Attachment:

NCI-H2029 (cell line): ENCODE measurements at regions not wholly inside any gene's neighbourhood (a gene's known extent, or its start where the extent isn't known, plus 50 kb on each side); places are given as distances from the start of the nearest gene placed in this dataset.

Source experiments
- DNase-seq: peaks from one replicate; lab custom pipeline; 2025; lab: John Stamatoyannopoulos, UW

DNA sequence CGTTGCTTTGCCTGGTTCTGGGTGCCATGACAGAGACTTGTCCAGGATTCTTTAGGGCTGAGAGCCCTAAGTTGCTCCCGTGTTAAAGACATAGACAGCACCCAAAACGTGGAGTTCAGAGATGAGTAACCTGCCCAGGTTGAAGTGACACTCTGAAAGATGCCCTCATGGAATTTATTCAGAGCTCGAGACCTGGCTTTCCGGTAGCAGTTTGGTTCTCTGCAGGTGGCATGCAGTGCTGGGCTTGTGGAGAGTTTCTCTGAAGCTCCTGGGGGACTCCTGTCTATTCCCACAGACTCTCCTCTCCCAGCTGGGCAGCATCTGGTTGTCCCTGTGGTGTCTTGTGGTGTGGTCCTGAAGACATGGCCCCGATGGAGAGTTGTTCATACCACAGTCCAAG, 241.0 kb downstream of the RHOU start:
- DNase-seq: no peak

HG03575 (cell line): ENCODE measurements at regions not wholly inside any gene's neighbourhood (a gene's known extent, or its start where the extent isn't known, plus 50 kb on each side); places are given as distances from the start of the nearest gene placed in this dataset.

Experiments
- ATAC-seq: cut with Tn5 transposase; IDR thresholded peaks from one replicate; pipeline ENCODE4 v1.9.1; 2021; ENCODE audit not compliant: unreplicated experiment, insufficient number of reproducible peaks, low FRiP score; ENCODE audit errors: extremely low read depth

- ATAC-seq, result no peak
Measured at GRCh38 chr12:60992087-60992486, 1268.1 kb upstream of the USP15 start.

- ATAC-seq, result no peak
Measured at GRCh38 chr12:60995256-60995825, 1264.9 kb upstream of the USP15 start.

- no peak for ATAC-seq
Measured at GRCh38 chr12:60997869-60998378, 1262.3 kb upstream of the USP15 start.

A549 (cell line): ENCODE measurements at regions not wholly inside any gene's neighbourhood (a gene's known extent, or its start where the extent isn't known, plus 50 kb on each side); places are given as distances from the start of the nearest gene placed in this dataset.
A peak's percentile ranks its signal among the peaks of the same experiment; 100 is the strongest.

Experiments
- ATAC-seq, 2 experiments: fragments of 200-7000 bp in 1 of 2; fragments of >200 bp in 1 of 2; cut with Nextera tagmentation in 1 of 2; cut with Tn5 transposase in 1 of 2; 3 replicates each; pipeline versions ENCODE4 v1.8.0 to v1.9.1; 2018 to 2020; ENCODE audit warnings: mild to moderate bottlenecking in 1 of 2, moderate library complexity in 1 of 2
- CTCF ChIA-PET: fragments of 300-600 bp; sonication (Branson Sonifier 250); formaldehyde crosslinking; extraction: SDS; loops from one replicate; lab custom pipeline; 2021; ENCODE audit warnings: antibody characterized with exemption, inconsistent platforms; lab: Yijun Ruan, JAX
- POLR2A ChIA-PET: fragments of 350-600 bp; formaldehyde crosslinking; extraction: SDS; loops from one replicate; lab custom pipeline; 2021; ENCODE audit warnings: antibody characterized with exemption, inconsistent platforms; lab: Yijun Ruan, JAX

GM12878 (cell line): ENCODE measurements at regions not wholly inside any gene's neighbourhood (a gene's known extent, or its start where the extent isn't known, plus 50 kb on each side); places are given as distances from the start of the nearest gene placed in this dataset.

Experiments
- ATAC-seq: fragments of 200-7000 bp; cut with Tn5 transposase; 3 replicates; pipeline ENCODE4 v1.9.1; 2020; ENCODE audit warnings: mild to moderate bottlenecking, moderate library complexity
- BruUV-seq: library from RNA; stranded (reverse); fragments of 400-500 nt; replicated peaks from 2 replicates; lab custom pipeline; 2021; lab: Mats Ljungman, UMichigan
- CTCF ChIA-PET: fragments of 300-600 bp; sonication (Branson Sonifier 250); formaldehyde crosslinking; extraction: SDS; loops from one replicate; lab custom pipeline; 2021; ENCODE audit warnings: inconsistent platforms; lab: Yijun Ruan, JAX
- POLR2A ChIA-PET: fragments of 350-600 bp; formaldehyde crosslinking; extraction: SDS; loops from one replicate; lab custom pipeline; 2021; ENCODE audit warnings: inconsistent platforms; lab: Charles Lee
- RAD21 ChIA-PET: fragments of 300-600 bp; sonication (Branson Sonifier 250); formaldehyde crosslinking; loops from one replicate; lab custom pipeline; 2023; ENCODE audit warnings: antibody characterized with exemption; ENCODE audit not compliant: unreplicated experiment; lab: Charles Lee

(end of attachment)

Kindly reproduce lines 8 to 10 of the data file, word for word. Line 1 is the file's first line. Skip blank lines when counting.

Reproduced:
- ATAC-seq: cut with Tn5 transposase; IDR thresholded peaks from one replicate; pipeline ENCODE4 v1.9.1; 2021; ENCODE audit not compliant: unreplicated experiment, insufficient number of reproducible peaks, low FRiP score; ENCODE audit errors: extremely low read depth

- ATAC-seq, result no peak
Measured at GRCh38 chr12:60992087-60992486, 1268.1 kb upstream of the USP15 start.